09/01/2019 – Separtex — auf Deutsch lesen

What are textile networks good for?

Cooperation alliances between medium-sized companies and application-oriented research institutions create jobs and sustainable sales.


New horizons for jobs, sustainable sales and strategic partnerships © Stillkost/stock.adobe.com


One of the first pieces of climate furniture: Heated textiles and a textile heat exchanger create cosy warmth at work. Project Manager Walter Schuster sitting at the prototype desk. © Oertel

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Since the beginning of this decade, Steffi Volland, Managing Director of textile and consulting company Luvo-Impex in Oelsnitz, Germany, has set up one tech-textiles network after another. SeparTex is now the 6th ZIM – a German, government sponsored innovation programme – to be launched between SMEs and institutes of applied research.

“In my view, you need two essential ‘ingredients’ for a new network to succeed in our Luvo association. The first is an innovative focus among the companies and institutions involved in the projects. The second ingredient is the ZIM programme which is sponsored by the German Federal Ministry for Economic Affairs and Energy without which we would not be able to create networks that aim to develop new products and processes. When these two elements come together and are united under a leading principle, we are then able to use the networks to open up new horizons beyond the borders of Saxony, creating new jobs, sustainable sales and strategic partnerships,” states Volland, adding: "Our textile companies in Saxony and Bavaria, some of which have been going for well over 100 years and have a huge amount of expertise, are currently undergoing fundamental structural change. They are recognising that ‘technical textiles’ are the future.”

Ideas do not fall from heaven

So how does a traditional weaving mill, an embroiderer, a knitter, a yarn spinner or – to be even more precise – a producer of net curtains – come to develop high-tech innovations and ideas that boost sales? Simply by working in one of the networks, be it InoReTex (until 2012), LanoTex (until 2014), RaumConTex (until 2016), InoEmTex (until 2017), UrbinTex (until 2019) or SeparTex (until 2020). This is where industry meets interdisciplinary science – moving far beyond the scope of textiles. Each of these networks usually has between 15 and 20 partners, including everything from construction firms and furniture makers to electronics companies. With most networks running for around three years, between 12 and 32 ZIM R+D funding applications are generally submitted for collaborations that ultimately lead to the creation of a prototype – these are perfect conditions for launching new, marketable products. Collaboration has so far cost almost EUR 26m, a good EUR 15m of which came from government funding. “We hope that this knowledge transfer can be translated into considerably higher sales in production fields that would have been unimaginable several years ago,” Volland continues.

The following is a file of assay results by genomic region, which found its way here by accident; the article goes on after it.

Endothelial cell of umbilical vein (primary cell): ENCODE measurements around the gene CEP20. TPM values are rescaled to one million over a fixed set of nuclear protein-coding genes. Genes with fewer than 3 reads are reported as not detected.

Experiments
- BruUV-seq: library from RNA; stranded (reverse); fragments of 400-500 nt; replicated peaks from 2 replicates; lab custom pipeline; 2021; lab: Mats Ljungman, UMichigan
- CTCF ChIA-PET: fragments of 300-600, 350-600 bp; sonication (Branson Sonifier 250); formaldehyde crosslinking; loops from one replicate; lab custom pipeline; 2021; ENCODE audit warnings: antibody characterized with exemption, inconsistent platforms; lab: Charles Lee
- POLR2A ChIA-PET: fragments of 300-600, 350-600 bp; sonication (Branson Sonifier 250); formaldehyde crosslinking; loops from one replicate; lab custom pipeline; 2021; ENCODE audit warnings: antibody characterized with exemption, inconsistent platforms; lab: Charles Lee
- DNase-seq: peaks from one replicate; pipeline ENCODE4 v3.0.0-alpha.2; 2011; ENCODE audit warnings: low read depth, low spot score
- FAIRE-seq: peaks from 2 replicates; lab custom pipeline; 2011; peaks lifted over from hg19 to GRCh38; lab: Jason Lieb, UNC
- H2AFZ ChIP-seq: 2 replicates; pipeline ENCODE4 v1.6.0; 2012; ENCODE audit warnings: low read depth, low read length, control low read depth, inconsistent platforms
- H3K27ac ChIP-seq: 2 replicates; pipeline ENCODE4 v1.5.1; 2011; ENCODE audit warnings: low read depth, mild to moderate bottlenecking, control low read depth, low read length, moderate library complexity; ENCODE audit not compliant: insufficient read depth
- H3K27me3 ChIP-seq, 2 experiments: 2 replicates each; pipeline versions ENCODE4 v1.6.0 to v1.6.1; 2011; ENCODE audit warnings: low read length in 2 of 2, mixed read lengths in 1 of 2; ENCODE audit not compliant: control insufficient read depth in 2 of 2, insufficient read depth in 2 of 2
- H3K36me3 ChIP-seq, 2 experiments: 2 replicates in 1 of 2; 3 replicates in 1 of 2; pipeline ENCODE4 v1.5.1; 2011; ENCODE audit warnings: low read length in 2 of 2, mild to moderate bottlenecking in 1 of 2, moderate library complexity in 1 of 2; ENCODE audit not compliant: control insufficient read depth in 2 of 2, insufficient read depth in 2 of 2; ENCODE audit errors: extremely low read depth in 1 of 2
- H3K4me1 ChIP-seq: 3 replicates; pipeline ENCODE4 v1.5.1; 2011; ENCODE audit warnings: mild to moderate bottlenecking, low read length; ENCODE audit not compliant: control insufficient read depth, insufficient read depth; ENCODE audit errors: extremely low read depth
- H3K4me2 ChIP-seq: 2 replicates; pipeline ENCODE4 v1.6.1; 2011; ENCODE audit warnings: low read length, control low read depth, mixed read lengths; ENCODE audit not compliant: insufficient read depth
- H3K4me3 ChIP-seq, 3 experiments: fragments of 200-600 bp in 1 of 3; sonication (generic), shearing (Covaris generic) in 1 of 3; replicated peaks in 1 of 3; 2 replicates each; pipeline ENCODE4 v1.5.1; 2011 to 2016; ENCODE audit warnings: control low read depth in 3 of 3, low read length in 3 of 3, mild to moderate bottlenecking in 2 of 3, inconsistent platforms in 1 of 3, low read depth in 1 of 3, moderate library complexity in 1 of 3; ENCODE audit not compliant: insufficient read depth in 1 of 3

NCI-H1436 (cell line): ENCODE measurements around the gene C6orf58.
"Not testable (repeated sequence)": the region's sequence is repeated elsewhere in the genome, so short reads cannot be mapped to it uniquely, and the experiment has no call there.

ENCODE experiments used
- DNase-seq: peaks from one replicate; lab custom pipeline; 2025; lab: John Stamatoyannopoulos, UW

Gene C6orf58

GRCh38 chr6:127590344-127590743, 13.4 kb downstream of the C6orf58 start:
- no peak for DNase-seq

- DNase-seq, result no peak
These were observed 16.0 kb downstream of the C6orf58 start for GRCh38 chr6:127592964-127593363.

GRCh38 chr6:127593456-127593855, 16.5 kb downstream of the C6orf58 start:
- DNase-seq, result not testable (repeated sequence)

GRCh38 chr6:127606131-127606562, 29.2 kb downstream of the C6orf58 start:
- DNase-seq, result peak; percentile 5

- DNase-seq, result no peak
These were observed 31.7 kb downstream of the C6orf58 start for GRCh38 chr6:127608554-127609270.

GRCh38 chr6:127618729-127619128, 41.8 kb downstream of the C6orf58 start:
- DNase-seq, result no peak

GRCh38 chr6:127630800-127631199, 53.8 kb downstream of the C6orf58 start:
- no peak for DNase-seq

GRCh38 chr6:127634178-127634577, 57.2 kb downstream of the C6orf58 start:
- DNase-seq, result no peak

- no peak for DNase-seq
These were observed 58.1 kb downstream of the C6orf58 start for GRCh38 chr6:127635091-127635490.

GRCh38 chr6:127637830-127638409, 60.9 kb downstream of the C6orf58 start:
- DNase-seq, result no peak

Through close collaboration with science, the five completed networks alone have given rise to several dozen product innovations, allowing the traditional textile industry to explore completely new avenues. The products include, among others, climate furniture with textile heat exchangers, a modular system for reducing construction noise and dust, innovative wild boar deterrents and an affordable and quick diagnostic test strip made from textiles.

The ZIM SME network “Separtex” – for the development of textile-based carriers for active ingredients as well as system engineering for the separation of mixed substances – marks a new chapter in the future of high-tech textiles. These innovative separation textiles are expected to make a contribution to environmental protection and sustainability. Separtex launched in September 2018 initially with twelve partners and is currently looking for innovative partners involved in environmental technology and the textile supply chain. “These participants would ideally complement our planned focal topics,” states Volland, concluding, “We’re open to all enquiries and are happy to provide further details and information.”